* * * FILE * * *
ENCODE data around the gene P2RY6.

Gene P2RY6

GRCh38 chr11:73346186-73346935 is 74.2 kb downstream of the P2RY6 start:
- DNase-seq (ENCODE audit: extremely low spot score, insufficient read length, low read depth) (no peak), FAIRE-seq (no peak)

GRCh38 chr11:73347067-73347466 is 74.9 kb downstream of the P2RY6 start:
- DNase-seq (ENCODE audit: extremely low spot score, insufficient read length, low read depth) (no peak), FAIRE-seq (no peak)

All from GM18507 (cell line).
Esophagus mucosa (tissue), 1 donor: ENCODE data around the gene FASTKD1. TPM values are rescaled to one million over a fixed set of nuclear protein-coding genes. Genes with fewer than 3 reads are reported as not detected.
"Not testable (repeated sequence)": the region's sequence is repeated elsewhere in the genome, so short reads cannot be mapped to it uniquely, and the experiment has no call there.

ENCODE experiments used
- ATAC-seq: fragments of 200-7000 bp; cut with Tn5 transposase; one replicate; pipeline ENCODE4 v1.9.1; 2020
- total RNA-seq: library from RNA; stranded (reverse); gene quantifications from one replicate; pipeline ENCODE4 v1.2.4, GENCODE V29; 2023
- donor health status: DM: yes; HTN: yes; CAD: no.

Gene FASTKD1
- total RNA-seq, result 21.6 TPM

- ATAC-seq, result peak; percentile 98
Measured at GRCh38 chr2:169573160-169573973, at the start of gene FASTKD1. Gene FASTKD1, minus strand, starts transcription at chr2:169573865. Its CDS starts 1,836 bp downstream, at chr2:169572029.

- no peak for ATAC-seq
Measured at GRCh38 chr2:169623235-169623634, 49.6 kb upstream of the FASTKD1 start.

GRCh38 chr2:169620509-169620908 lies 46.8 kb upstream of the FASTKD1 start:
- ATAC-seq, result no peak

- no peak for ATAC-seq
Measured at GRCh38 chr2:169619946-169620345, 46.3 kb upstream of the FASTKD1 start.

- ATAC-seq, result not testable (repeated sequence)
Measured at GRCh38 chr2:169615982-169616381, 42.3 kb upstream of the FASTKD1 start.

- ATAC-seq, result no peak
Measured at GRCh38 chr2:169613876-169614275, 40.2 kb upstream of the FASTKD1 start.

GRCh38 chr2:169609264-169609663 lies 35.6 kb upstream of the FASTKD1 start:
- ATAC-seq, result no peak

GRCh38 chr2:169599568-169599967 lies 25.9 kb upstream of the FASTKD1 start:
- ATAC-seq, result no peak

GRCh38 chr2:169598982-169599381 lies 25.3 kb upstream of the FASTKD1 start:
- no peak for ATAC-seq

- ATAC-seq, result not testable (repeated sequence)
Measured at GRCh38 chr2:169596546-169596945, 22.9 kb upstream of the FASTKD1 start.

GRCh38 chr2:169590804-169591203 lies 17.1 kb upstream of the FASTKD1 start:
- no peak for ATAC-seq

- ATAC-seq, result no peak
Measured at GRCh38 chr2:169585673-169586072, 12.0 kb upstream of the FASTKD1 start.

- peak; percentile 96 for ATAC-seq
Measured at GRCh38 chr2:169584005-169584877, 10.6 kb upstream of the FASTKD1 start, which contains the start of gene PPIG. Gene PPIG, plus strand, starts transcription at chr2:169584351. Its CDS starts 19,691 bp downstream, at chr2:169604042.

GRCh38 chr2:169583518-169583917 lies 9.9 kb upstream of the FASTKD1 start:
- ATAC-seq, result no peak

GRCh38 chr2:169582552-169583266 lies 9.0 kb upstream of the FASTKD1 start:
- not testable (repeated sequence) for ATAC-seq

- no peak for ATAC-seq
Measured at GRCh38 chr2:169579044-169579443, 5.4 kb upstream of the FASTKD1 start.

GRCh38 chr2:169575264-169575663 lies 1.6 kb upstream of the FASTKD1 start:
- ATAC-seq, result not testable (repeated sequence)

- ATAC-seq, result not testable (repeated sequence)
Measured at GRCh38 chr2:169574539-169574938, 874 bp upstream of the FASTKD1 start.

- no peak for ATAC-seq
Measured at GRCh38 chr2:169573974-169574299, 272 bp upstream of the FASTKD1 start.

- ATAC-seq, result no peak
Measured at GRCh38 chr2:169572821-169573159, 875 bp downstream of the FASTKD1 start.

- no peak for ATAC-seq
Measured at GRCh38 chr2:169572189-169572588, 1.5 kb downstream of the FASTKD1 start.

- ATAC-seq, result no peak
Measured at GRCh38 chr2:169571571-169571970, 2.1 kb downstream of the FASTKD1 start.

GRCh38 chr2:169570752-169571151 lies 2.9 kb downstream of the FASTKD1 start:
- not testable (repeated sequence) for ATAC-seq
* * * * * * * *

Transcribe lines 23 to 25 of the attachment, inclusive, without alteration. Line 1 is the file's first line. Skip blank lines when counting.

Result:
Measured at GRCh38 chr2:169619946-169620345, 46.3 kb upstream of the FASTKD1 start.

- ATAC-seq, result not testable (repeated sequence)
Measured at GRCh38 chr2:169615982-169616381, 42.3 kb upstream of the FASTKD1 start.